The sour taste of losing in Game 7 of the the Stanley Cup Final will never go away. The pain of that loss is magnetized even more for two Boston Bruins as the hockey world ascends on Las Vegas for the annual NHL Awards. Patrice Bergeron, who is nominated for the Selke Trophy for the 8th consecutive season, as one of the games best two-way forwards, told the media this year has a different feel to it.
“It’s always a huge honor like I’ve said in the past,” Bergeron told the media on Tuesday. “Happy to be here and this year is a little different, I’m not going to lie – with the way that the season ended. It hasn’t been a week yet. Still hard to turn the page that way.”
Clearly the loss to St. Louis in Game 7 of the Stanley Cup Final remains with Bergeron. It has been a week since the Bruins season came to an end in front of their home fans. As Bergeron told the media on Tuesday, the toughest part about being in Las Vegas for the awards is the fact he has to continuously answer questions about what happened in Game 7.
“I’m just trying to slowly turn the page,” Bergeron told the media. “You have to try to see what can be better, what has to stay the same, individually, as a team. That’s what you’re trying to do. I think it’s still early to say that all that homework has been done on my side. I think that the toughest part is to be here to be honest with you and being asked the questions. I think that when we’re done with the [NHL] Awards I’m going to be able to kind of turn the page with what has happened and look forward to a great offseason, be ready for a great season next year.”
Bergeron is not the only one who feels the awards are a little bittersweet. Bruins General Manager Don Sweeney, who had high praise for Bergeron, is nominated for the GM of the Year Award echoed Bergeron’s comments about how it was an honor and privilege to be in Las Vegas for the award ceremony despite the circumstances that just happened less than a week ago.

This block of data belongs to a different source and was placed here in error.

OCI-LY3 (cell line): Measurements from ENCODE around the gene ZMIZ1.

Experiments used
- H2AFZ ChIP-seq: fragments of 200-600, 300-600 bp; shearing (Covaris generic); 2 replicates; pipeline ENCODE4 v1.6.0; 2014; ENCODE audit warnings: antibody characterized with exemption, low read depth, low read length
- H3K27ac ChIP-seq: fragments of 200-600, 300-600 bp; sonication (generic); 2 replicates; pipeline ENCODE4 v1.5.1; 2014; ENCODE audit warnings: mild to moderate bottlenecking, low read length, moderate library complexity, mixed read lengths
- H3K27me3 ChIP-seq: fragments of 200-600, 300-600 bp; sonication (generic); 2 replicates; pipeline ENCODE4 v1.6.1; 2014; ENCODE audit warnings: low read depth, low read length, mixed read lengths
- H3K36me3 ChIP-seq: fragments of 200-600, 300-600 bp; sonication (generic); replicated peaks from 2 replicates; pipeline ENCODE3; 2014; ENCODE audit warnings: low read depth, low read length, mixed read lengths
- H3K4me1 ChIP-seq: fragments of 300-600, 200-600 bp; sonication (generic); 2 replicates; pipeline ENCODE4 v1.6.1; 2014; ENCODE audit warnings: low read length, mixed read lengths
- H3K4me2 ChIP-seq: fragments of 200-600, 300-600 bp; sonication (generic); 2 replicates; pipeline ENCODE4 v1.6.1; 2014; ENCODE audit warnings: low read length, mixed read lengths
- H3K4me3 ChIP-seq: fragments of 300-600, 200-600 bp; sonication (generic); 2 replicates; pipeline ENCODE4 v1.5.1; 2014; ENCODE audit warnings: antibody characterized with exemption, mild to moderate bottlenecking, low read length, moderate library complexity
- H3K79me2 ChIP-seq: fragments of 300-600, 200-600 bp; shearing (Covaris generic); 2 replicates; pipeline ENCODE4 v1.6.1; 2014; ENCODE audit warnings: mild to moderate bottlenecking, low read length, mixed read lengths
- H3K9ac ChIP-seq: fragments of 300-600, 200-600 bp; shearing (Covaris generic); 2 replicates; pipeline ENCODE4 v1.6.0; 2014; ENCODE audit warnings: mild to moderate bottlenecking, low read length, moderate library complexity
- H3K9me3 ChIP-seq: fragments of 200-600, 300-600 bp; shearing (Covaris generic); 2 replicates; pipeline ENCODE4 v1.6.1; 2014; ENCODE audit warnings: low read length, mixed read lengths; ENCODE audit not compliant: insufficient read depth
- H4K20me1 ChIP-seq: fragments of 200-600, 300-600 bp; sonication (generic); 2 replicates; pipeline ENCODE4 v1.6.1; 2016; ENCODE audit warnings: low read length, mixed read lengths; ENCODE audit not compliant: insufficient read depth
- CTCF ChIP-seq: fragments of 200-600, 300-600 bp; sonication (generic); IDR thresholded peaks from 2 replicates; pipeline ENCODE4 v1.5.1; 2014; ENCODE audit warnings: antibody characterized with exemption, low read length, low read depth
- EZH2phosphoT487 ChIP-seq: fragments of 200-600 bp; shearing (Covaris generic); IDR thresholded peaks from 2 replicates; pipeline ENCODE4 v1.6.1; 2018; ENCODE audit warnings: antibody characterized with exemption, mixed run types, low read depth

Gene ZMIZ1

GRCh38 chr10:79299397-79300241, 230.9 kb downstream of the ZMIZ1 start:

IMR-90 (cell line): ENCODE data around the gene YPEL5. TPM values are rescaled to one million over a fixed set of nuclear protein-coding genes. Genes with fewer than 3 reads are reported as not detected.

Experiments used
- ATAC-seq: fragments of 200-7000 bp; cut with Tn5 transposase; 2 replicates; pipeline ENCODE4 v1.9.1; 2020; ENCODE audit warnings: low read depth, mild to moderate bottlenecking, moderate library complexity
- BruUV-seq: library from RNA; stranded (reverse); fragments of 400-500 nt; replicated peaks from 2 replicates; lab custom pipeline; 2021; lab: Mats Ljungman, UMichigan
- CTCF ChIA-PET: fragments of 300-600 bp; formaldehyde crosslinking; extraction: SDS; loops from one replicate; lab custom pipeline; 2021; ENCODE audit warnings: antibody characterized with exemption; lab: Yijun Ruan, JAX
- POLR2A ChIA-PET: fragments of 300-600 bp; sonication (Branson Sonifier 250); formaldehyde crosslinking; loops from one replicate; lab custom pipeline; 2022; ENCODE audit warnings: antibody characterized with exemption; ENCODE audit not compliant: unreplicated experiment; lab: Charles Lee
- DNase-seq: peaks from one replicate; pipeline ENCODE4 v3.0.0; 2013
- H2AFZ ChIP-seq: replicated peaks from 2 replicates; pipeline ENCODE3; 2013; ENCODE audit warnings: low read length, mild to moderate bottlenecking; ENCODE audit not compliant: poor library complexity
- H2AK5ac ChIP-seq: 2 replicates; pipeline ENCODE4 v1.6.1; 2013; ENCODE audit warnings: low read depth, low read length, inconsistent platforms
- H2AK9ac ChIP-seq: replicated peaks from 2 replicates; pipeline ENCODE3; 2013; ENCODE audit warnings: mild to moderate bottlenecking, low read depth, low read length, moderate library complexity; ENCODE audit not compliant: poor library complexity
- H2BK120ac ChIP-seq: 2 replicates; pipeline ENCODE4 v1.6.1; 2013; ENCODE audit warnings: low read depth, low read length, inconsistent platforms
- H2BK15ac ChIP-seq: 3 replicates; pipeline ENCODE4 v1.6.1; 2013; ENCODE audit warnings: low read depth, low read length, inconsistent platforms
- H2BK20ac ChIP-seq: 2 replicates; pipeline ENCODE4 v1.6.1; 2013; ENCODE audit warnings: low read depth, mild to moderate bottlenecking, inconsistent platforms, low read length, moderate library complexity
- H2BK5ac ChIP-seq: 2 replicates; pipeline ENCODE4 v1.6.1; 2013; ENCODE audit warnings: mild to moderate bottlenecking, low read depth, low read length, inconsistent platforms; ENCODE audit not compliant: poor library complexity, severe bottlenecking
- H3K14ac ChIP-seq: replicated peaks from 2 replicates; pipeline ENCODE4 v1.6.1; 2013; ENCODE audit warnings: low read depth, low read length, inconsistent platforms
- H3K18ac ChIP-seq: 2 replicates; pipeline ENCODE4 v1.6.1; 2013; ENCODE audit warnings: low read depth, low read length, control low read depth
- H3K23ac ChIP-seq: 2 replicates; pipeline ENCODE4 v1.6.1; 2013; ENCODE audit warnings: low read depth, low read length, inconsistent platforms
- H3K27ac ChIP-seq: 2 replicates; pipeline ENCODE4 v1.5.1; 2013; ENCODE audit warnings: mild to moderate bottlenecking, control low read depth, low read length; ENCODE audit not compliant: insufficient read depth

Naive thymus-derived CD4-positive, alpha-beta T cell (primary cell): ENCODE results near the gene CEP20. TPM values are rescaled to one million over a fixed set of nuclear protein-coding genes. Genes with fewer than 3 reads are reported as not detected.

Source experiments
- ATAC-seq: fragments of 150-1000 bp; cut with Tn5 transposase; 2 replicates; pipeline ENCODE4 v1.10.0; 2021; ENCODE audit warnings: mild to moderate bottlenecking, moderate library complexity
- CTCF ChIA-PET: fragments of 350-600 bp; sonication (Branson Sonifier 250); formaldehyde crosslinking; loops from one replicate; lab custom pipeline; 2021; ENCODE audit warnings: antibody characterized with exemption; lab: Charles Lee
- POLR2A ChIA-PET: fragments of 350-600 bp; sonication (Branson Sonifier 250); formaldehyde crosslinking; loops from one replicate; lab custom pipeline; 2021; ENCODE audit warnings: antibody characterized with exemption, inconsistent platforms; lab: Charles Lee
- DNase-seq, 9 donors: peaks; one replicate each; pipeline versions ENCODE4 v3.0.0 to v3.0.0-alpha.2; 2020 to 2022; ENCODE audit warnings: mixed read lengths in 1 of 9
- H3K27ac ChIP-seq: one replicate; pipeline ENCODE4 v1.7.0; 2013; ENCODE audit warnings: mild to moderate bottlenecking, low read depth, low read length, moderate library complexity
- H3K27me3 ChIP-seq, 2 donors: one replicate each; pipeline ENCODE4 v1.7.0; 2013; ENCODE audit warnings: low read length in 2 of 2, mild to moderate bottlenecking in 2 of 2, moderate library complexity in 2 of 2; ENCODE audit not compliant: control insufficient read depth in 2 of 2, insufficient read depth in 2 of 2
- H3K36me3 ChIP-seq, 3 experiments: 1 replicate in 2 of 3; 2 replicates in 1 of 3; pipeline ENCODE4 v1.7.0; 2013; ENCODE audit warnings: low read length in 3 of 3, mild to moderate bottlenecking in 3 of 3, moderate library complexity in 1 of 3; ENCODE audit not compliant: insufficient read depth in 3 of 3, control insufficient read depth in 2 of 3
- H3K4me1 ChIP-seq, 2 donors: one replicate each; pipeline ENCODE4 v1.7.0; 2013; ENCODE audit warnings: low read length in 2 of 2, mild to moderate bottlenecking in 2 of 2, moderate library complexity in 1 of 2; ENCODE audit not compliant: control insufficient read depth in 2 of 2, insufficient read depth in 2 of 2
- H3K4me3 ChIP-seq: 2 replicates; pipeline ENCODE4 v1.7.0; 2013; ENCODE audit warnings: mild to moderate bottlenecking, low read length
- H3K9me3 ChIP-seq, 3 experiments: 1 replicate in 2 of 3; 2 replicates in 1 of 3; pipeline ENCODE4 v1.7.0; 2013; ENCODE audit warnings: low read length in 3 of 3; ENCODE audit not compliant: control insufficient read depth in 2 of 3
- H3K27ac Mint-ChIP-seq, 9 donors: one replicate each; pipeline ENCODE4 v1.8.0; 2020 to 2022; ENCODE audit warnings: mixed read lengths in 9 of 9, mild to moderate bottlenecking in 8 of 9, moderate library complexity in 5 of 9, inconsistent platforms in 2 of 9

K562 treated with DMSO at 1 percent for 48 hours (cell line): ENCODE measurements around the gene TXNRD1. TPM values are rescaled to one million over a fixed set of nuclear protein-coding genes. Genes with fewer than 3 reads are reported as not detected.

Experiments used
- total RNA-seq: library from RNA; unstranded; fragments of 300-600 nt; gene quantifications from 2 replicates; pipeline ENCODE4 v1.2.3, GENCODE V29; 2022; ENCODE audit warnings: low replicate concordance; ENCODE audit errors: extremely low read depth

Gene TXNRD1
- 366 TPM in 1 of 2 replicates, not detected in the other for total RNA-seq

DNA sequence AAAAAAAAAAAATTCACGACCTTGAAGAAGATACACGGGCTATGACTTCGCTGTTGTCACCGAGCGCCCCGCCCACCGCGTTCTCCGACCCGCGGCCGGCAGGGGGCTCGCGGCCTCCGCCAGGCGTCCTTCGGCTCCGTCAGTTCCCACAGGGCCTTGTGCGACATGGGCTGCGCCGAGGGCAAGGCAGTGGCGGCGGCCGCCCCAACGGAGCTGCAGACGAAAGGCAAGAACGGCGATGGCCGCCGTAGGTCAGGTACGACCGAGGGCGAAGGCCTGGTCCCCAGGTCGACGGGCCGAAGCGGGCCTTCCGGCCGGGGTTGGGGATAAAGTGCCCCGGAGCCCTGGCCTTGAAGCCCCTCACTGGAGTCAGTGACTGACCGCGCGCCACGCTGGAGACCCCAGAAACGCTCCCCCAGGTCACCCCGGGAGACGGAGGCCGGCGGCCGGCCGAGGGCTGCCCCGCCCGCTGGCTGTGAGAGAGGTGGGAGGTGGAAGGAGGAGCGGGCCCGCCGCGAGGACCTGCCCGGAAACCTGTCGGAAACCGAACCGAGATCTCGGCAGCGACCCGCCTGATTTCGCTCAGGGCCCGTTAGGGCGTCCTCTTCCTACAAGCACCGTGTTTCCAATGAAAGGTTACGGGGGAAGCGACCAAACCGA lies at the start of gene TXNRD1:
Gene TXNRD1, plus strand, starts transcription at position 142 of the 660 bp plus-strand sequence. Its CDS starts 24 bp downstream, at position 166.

“It’s obviously a privilege to being acknowledged from your peer group,” Sweeney told the media. “A lot of work goes in. Obviously, it shares a reflection of the organization overall – the support you get throughout. It’s a little bit hard for us as the Boston Bruins to be fully on board and celebrating and such. But like I said, it’s a testament to the organization overall to be here.”
The Bruins had a remarkable season as they finished second in the Atlantic Division behind the Tampa Bay Lightning and with the moves Sweeney made adding depth to the roster at the trade deadline allowed the Bruins to go further than even their own Jeremy Jacobs imagined they would.
“We’ve done a good job of trying to vet out what type of player we’d like to bring into our locker room and the situations to give them an opportunity and hopefully they just assimilate,” said Sweeney. “Joakim Nordstrom, Chris Wagner and then we made two moves at the deadline. Testament to the players themselves, first of all. Both from the players coming in as well as the players receiving them. And our coaching staff can’t go unrecognized to do what they do to get those players up to speed. And then you get a total buy in. That’s really what a lot of our success was this year.”
The Bruins were committed to the goals brought forth by the coaching staff and that was reflected in Bergeron when he took the reins right before Game 6 of the Stanley Cup Final as he delivered an impactful speech to his teammates. Without those teammates Bergeron would not be in this position to win his fifth Selke Trophy. He along with David Pastrnak and Brad Marchand formed one of the best lines in hockey which allowed Bergeron to grow as a player, but stayed true to his roots as a good defensive forward. Not only does Bergeron get praise from his teammates but his peers as he recognized as on the best face-off men in the league.
“That being said, just here to enjoy the moment and it’s always a reflection on how your team has performed. My teammates and line mates and teammates have helped me and I’m here on behalf of them.”
Bergeron is tied with legendary Montreal Canadiens forward Bob Gainey with four Selke Trophies and a win on Wednesday night would give his sole possession of first place. Even though Bergeron grew up a Quebec Nordiques fan, he looked up to Gainey for the way he played the game.
“I didn’t get a chance to see him play live but I’ve watched some highlights and videos and I’ve had a chance to meet him a few times,” Said Bergeron. “He’s obviously an amazing player but just a great role model and a humble person. I think that to me that’s values that are very important to me.”
While the ultimate goal is to win the Stanley Cup, a win by Bergeron and/or Sweeney on Wednesday night would cap off the season on a higher note.
The NHL Awards will begin at 8 pm ET, and can be viewed on NBCSN and Sportsnet.